American System Principles to Tackle Inflation
By Nancy Spannaus
Feb. 19, 2022—The current stunning rates of inflation in life’s basic necessities – from food to housing to fuel – are understandably becoming the central concern of the proverbial “average American.” So far, however, there is an equally stunning dearth of competent ideas for bringing it under control. What’s missing is an approach based on the principles of the American System of Economics, the principles which worked to build a healthy economy in the past.
Those principles are not obscure. We can find them in both the theoretical and practical work of Alexander Hamilton, Abraham Lincoln, and Franklin D. Roosevelt. They include 1) uncompromising opposition to financial speculation; 2) regulation in the interest of the general welfare; and 3) provision of federally supported low-interest credit for investment in the nation’s essential physical productive capacity and infrastructure.
All of these principles have been violated in the extreme for decades; we are facing a problem exacerbated by the pandemic but brewing for many years. As a result of Federal policy changes, any link between credit issuance and real physical production has virtually disappeared. It will take a radical shift to restore that link, but one that has been carried out before.
A Short Overview
Before addressing the specifics, we should turn our attention to the broad conceptual foundation for the American System approach, Hamilton’s 1791 Report on Manufactures. As I discussed in my March 2020 post on the U.S.’s lack of preparedness to face the pandemic, this is the starting point for analyzing where we’ve gone wrong and what we have to do.
In that report, Hamilton asserts that every nation must provide for the essentials for its population – “subsistence, habitation, clothing, and defence.” Without ensuring a credit system and public policy that provides those goods, a government fails in its duties. Can we be surprised about the outbreak of a crisis, then, when we have outsourced the bulk of our clothing and shoe production, huge sections of our electronics industry, the bulk of our furniture production, and many other vital industrial products? We have even abandoned self-sufficiency in food stuffs, preferring to import products from halfway across the globe rather than rely on our own agricultural sector.
That outsourcing, which led to the decline in U.S. manufacturing jobs by approximately 37% between 1993 and 2011, in fact leaves the United States defenseless, not just against any putative enemy, but against disease, natural disasters, and financial crises. It also sacrifices the living standards, and often the very lives, of our population by depriving them of decent-paying jobs. And now, added to that toll, comes the curse of rampant inflation.
Curbing Financial Speculation
One major feeder of today’s current inflationary spike can be laid at the door of out-of-control financial speculation. Investment in the physical improvement of cities, transport, energy, and other modern necessities has taken a back seat as Wall Street financiers make trillions betting on the movement of interest rates, discrepancies between currencies, and other financial ephemera. Money chases money, pushing prices and profits up ever higher. For those in the financial investment world, that is.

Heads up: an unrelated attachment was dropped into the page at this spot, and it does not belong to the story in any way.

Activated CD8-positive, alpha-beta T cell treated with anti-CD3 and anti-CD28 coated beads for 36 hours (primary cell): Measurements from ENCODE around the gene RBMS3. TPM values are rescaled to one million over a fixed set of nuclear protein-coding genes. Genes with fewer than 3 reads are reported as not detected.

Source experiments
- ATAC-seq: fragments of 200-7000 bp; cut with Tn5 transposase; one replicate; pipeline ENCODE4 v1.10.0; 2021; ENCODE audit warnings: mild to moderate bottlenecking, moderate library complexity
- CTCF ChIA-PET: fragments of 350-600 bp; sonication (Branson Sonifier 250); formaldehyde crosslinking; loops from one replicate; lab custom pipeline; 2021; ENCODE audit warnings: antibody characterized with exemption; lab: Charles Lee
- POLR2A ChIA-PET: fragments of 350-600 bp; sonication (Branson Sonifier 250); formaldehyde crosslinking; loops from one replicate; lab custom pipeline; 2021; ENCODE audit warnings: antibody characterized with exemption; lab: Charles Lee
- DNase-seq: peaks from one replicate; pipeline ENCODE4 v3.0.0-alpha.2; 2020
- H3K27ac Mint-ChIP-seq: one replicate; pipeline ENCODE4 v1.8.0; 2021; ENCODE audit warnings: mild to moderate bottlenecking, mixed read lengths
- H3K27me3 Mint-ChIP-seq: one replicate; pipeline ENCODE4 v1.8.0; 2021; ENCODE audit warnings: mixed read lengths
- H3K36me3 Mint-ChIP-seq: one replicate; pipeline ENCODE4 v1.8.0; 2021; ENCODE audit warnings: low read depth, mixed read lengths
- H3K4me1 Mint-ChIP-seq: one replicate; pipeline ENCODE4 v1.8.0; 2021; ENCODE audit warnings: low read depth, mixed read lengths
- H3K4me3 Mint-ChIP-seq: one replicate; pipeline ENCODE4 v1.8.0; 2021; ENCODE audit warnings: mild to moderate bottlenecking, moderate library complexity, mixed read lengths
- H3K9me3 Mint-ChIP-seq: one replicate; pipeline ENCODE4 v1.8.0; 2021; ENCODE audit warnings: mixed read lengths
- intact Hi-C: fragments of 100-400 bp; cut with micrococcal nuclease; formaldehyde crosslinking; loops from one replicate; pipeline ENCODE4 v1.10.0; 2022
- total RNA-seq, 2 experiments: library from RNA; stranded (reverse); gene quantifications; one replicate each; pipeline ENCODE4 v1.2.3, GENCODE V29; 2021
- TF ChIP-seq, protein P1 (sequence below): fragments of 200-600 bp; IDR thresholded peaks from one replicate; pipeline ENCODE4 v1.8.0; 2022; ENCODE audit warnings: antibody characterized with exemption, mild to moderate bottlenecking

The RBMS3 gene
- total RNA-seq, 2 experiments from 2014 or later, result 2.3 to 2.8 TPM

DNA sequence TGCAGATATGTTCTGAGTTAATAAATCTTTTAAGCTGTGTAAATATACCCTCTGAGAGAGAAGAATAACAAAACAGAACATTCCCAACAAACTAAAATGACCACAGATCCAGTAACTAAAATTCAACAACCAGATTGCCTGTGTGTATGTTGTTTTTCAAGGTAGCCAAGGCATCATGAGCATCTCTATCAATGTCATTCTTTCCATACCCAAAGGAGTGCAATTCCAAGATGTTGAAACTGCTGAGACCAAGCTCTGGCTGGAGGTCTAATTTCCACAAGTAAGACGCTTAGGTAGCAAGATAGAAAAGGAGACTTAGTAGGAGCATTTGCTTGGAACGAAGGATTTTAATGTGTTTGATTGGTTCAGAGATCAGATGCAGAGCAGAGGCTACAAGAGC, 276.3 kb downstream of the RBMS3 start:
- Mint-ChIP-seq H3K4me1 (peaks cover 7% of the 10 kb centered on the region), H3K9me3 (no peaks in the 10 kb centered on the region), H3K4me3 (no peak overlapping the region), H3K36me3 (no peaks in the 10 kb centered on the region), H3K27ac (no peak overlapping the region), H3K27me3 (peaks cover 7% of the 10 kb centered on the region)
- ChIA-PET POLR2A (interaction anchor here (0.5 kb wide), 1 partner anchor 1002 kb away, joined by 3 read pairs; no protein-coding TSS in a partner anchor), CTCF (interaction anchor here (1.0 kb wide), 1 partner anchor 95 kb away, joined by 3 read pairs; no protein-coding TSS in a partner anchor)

Asset inflation (as in the bloated stock market) far preceded the price inflation that is now hitting the real economy. The real-world consequences are what we see in the rise of housing prices, for example, a primary element of the current inflationary spike. Prices for even modest accommodations have gone through the roof in metropolitan areas throughout the country, with no relationship at all to the condition or livability of the housing. Prices for land have gone up correspondingly, adding to the costs of building new housing and ensuring it will also be priced way beyond a reasonable level.
The Federal government has played a significant role in creating this crisis in several ways. One of the most notable was the 2009 bailout package, in which the Federal Reserve moved to backstop the inflated mortgage market by purchasing mortgage-backed securities. If you think this is ancient history, think again! The Fed still has over 8 trillion dollars of those securities on its books, for which it has poured cheap money into the companies and banks that owned them, money they have generally used to speculate once again.
Then there have been the moves to eliminate long-standing constraints on speculation. For example, did you realize that before the Commodity Futures Modernization Act of 2000, financial derivatives trading was largely illegal? It was correctly seen as gambling with the depositors’ money. As a result of the legalization, our banking system is filled with trillions of dollars of such gambling debts, which feed asset and commodity inflation.
The elimination of FDR’s Glass-Steagall banking regulation (the separation between investment and commercial banks) in 1999, and the SEC’s ruling legitimizing stock buybacks are two other prominent examples.
Hamilton, Lincoln, and FDR all faced the need to combat speculation in their day. Hamilton used the Bank of the United States to control it, Lincoln used the greenbacks to provide an alternate source of credit, and FDR used both government regulation and his de facto national bank, the Reconstruction Finance Corporation. Where the principle is understood, the means can be found.